48. Johnson, "The Lodging House Problem in Minneapolis"; field notes are Aronovici, Housing Conditions of the City of Saint Paul , 61. On missions of the 1870s, a good description is Sala, America Revisited , 70-71. [BACK]

49. On San Francisco, see UC-HC, Dependent Aged , 73; on Chicago, Hoch and Slayton, New Homeless and Old , 57-60. Dorothy Richardson bitterly recalled a charitable home for working girls in Richardson, The Long Day . On blacks, see Sally Chesham, Born to Battle: The Salvation Army in America (Chicago: Rand McNally, 1965): 252-253. [BACK]

50. Hunt, "The Housing of Non-Family Groups of Men in Chicago," 145-170. [BACK]

51. The term "skid row" was derived from the old Skid Road section of Seattle, where loggers lived next to the street where logs had been skidded down to the waterfront; Wallace, Skid Row as a Way of Life , vii, 13-45. On the distinction between the hobo district of the 1920s and skid row, see Schneider, "Skid Row as an Urban Neighborhood," 167-189; Jackson, "The Bowery," 68-79; Hoch and Slayton, New Homeless and Old , 87-93. I have also relied on the early historical study of Leonard Blumberg et al., Liquor and Poverty: Skid Row as a Human Condition (New Brunswick: Rutgers Center of Alcohol Studies, 1978), which uses San Francisco as one of three case studies. [BACK]

52. Averbach, "San Francisco's South of Market District," CIH, First Annual Report (1915): 11; Groth, "Forbidden Housing," 331ff. Population figures are from the U.S. decennial census. In Chicago, the winter population of the analogous Main Stem area could be 75,000. [BACK]

53. Much of the following description relies on Averbach, "San Francisco's South of Market District," 197-218, with material added from city directories, insurance maps, photographs, and skid row descriptions found in Anderson, The Hobo; CSRA, Transients in California; Hoch and Slayton, New Homeless and Old; and Hartman, The Transformation of San Francisco , 53-59. [BACK]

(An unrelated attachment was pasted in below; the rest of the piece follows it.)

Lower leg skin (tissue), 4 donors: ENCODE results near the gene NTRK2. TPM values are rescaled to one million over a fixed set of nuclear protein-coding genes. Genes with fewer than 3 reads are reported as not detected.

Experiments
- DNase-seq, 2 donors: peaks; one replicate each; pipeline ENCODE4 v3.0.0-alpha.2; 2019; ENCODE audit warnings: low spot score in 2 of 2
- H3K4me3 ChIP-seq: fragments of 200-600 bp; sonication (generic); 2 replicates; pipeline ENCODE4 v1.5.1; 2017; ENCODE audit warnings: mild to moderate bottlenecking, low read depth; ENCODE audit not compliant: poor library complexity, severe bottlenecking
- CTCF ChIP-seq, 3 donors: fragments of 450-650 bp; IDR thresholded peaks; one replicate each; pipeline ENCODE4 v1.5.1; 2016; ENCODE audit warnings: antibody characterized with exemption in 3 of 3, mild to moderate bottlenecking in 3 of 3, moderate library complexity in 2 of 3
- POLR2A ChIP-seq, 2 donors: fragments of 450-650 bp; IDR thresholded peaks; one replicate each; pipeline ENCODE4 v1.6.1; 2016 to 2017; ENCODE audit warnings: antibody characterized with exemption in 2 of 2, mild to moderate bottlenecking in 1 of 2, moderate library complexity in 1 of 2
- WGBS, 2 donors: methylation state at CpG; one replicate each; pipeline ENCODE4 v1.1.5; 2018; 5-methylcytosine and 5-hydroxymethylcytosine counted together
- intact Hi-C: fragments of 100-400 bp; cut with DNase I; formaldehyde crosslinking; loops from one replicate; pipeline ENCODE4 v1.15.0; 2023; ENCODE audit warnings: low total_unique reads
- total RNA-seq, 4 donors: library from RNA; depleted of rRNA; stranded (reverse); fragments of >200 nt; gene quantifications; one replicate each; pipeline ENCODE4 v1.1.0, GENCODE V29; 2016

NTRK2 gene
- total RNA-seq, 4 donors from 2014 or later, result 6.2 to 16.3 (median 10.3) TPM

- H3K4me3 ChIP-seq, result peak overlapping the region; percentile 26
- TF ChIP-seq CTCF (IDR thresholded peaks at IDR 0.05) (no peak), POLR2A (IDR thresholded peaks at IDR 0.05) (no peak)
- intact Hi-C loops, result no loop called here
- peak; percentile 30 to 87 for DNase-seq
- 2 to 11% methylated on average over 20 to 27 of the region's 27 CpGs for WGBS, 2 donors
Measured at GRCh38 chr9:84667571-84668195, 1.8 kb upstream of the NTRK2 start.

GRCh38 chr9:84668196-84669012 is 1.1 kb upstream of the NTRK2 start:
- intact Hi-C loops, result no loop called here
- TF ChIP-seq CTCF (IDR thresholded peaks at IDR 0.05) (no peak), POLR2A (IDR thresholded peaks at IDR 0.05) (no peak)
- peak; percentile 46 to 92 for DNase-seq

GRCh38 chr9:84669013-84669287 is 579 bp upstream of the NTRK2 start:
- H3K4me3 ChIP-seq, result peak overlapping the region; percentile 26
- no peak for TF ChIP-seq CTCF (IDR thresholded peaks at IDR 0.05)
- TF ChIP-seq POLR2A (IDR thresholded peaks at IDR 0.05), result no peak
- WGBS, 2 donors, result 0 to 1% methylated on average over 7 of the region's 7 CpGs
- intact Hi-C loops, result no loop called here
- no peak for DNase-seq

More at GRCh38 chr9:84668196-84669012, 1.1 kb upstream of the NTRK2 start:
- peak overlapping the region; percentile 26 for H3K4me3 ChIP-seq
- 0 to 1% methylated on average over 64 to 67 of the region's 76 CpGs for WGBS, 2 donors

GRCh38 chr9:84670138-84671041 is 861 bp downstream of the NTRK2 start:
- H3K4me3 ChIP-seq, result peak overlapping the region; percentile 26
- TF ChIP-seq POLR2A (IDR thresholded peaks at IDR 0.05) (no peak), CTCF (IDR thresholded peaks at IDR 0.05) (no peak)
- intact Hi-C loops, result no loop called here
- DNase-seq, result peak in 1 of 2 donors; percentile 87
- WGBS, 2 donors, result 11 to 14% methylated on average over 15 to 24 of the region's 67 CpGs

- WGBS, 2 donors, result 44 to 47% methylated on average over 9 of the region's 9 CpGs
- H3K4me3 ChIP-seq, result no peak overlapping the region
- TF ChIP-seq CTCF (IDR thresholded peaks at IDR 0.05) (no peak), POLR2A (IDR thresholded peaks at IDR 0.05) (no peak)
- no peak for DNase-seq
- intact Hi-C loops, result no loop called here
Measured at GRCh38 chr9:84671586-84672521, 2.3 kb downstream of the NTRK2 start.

54. Nels Anderson, The American Hobo: An Autobiography (Leiden: E. J. Brill, 1975): 85. On no place to sit, see Bauer and McEntire, "Relocation Study, Single Male Population," 4-5. [BACK]

55. Riesenberg, Golden Gate , 250. The year when these prices were in effect is unclear. Coffee Dan's later became popular with middle-income patrons. [BACK]

56. UC-HC, Dependent Aged , 73. This man lived in the South of Market in San Francisco; the original breakfast spelling was "coffee an'." [BACK]

57. Anderson, The Hobo , 33-35. [BACK]

58. Schneider, "Skid Row as an Urban Neighborhood," 173-180; Anderson, The Hobo , xix, 107-108; Averbach, "San Francisco's South of Market District," 210. [BACK]

59. Bowden, "The Dynamics of City Growth." The neighborhood was centered on Pacific Avenue, just east from the modern North Beach area. [BACK]

60. Nee and Nee, Longtime Californ ', 30-57; Connie Young Yu, "A History of San Francisco Chinatown Housing," Amerasia Journal 8, 1 (Spring/Summer 1981); Yip, "San Francisco's Chinatown." On Chinatown as a tourist attraction in the 1880s, see Sala, America Revisited , 460, 493-494. The Chi- soft

natown area was bounded roughly by California Street on the south, Powell Street on the west, Pacific Street on the north, and Kearny Street on the east. [BACK]

61. Yip, "San Francisco's Chinatown," 168-234. In the 1880s, the double building standard for Chinatown was very obvious; in the 1887 edition of the San Francisco Sanborn Maps, see sheets 9 and 13 for shifts in building types at the edges of Chinatown. For an official example of culturally explaining away the situation, see CIH, Second Annual Report (1916): 262; on recent crowding in the family association buildings, Chinatown Neighborhood Improvement Center, Update: Special Issues (1980): 9. [BACK]

62. Description from Sanborn Insurance Maps; see Trillin, "Some Thoughts on the International Hotel Controversy," 116-120. [BACK]